Which insulin should I use? (Proceedings)


Which insulin should I use? (Proceedings)

May 01, 2011

Insulin has become increasingly important in the treatment of dogs and cats with diabetes mellitus. Almost all dogs are classified with insulin-dependent or type 1 diabetes mellitus. Although up to 60% of cats are non insulin-dependent or type 2 diabetics at the time of diagnosis, early intervention with exogenous insulin is an important component to achieving remission and preserving the function of insulin-secreting beta cells. For this reason almost all of our diabetic dogs and cats will be treated with insulin so it is important to understand which insulin preparations are available and their utility in our canine and feline patients.


Insulin was first discovered in 1921. The original preparations were bovine and porcine pancreatic extracts. These formulations were short-acting, relatively dilute and impure. As a result, frequent administration and large volumes of insulin were required. Due to impurities, local reactions were common. Because beef and pork insulin differ from human insulin by 3 and 1 amino acids, respectively, many people developed insulin antibodies which resulted in variable and poor responses to these insulins in some diabetic people. Over time more concentrated beef and pork insulins were produced and purity improved. In the 1930's – 1950's it was discovered that the addition of protamine and zinc would cause crystallization of insulin and slow absorption. In the 1980's recombinant DNA technology led to the development of human recombinant insulin. The production of human recombinant insulin led to a dramatic decrease in the use of animal-origin insulin in man. In the 1990's insulin analogues were developed to better mimic the basal-bolus insulin requirements of man as well as to improve consistency. The premise is that a more constant (basal) amount of insulin is produced by the pancreas as a result of glucose produced by the liver. This basal production of insulin occurs in the fasted state. There is also a larger, more rapid increase (bolus) in insulin production after meals as a result of post-prandial hyperglycemia.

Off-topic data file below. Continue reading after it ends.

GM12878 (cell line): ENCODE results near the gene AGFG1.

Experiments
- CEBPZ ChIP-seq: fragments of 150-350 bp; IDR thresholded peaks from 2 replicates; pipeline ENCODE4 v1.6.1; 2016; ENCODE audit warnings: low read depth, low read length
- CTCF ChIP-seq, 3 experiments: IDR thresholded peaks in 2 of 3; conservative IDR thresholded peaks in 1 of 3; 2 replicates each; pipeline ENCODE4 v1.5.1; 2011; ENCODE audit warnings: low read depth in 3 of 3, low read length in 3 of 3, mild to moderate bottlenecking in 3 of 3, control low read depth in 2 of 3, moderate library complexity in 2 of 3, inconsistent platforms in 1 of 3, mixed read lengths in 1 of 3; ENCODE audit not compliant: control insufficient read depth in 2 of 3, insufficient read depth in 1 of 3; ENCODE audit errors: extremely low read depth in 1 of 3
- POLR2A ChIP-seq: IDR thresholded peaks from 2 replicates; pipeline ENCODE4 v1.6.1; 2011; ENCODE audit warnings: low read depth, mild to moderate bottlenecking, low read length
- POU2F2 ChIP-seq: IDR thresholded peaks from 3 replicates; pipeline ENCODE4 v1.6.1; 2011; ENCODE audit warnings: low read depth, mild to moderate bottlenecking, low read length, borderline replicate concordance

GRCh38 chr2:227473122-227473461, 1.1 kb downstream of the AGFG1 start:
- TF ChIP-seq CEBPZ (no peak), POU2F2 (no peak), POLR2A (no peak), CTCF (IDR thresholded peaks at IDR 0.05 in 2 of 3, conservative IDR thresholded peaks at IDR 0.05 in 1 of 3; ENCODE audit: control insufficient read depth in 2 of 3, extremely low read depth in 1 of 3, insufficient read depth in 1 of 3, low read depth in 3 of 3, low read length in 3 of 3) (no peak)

Ultra short and short duration insulins (Lispro, Aspart, Glulisine, human recombinant regular)

Human recombinant regular insulin was the traditional 'bolus' insulin used separately or in mixed preparations with an intermediate acting insulin. Monomers are the active form and required for absorption into the bloodstream and insulin receptor binding. When given intravenously regular insulin rapidly dissociates to monomers so there is a more rapid onset and shorter duration. When given subcutaneously, dissociation to dimers and monomers is required prior to absorption into the bloodstream. Using regular insulin subcutaneously, peak insulin levels occur at 60 minutes with a duration of up to 6 hours.

Because of the pharmacokinetics of subcutaneously administered human recombinant regular insulin in man, it requires administration 30 to 45 minutes prior to eating. This was inconvenient so ultra short-acting analogues were developed that could be administered 15 minutes before or after eating. Insulin analogues manipulate the amino acids sequences to alter absorption and dissociation. The ultra-short analogues achieved a more rapid onset, higher peaks and shorter duration. Insulin lispro (Humalog® - Eli Lilly & Co.) was created by switching proline-lysine to lysine-proline at the 28th and 29th positions on the beta chain of the insulin molecule. Insulin aspart (Novolog® - Novo Nordisk Laboratories) was created by the substitution of aspartic acid for proline at the 28th position on the beta chain. Glulisine (Apidra® - Sanofi-Aventis) was created by replacing asparagine at the 3rd position of the beta chain with lysine and replacement of lysine at the 29th position of the beta chain with glutamic acid. These substitutions prevent self-aggregation of the insulin molecules that can delay absorption.

Ultra short acting analogues have been used very little in veterinary medicine. Limited studies show that these analogues are not likely to provide a clinically significant benefit over human recombinant regular insulin in dogs and cats. A single study in dogs reported that insulin lispro was comparable to regular insulin when given by continuous rate infusion to dogs with diabetic ketoacidosis. These insulins may become important in the future if we lose human recombinant regular insulin formulations.